How the ASPCA Shortchanges Animals and Donors
You’ve seen the Sarah MacLachlan ads on TV–but do you know how donations to the ASPCA are really used?
Today we’re releasing a new video about how the American Society for the Prevention of Cruelty to Animals (ASPCA) wastes donor money to the detriment of animals it claims to represent. The ASPCA is based in New York City and is not affiliated with local SPCAs, despite the similar names. The ASPCA runs one animal shelter.
According to the ASPCA’s latest tax return:
- CEO Matt Bershadker makes nearly $1 million a year–$881,785 in base salary and $108,740 in benefits. That works out to $424 an hour for his salary.
- Other top executives earn huge salaries of $468,538, $420,613, and $385,415 (and more).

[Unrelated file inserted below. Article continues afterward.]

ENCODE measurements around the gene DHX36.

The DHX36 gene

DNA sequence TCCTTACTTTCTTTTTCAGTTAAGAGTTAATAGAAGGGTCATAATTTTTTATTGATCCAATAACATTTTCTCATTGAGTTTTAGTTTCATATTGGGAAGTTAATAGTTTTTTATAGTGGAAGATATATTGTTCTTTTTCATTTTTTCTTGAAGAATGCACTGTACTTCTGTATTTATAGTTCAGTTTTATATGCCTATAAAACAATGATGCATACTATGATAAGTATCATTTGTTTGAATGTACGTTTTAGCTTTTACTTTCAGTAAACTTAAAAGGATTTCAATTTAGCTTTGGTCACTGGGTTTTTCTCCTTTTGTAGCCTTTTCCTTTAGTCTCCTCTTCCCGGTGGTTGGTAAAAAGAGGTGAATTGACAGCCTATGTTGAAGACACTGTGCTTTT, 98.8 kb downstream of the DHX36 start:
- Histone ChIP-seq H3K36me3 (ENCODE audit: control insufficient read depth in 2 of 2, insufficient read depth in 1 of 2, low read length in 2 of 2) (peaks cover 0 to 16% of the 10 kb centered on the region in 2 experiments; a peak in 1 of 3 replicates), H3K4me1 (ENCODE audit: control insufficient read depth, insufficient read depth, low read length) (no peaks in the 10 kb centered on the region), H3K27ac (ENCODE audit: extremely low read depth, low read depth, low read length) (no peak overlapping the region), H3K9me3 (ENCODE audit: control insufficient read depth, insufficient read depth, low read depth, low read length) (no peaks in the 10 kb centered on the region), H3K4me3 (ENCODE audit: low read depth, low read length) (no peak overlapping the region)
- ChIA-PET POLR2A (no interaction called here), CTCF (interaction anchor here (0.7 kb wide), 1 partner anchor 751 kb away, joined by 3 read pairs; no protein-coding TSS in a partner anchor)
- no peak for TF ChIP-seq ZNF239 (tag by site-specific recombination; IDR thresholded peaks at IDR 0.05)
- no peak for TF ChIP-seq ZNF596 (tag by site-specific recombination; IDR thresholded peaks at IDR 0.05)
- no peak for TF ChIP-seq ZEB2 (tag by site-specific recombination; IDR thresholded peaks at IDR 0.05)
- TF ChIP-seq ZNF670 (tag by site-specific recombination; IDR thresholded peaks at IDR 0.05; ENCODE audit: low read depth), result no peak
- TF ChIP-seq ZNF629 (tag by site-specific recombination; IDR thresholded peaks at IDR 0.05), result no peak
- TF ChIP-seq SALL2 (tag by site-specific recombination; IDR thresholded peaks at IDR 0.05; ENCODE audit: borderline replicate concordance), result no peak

- Overall, 259 individuals earn at least $100,000 in compensation.
- The ASPCA has about $11 million offshore in the Caribbean.
- The ASPCA gets a “C” grade from CharityWatch, which calculates that 42% of the ASPCA’s budget is spent on overhead.
A CBS News investigation into the ASPCA found more startling details:
CBS News spoke to more than two dozen local SPCA’s across the country. A few had received grants worth a few thousand dollars from the ASPCA, which they had applied for. Most, like in Nassau County and Houston, had gotten nothing.
Since 2008, the ASPCA has raised more than $2 billion for animal welfare. In that time, it has spent $146 million, or about 7% of the total money raised, in grants to local animal welfare groups. But during that same time period it spent nearly three times that, at least $421 million, on fundraising. Over $150 million of that went to Eagle-Com Inc, a Canadian media production company, to produce and place ASPCA’s ads.
“I don’t know how they can put their head on a pillow at night,” Rogers said, “knowing that there are so many animals out here that that money could be used for, for other things.”
Share our video and let your friends know: The ASPCA does not deserve your donation. A local shelter near you does.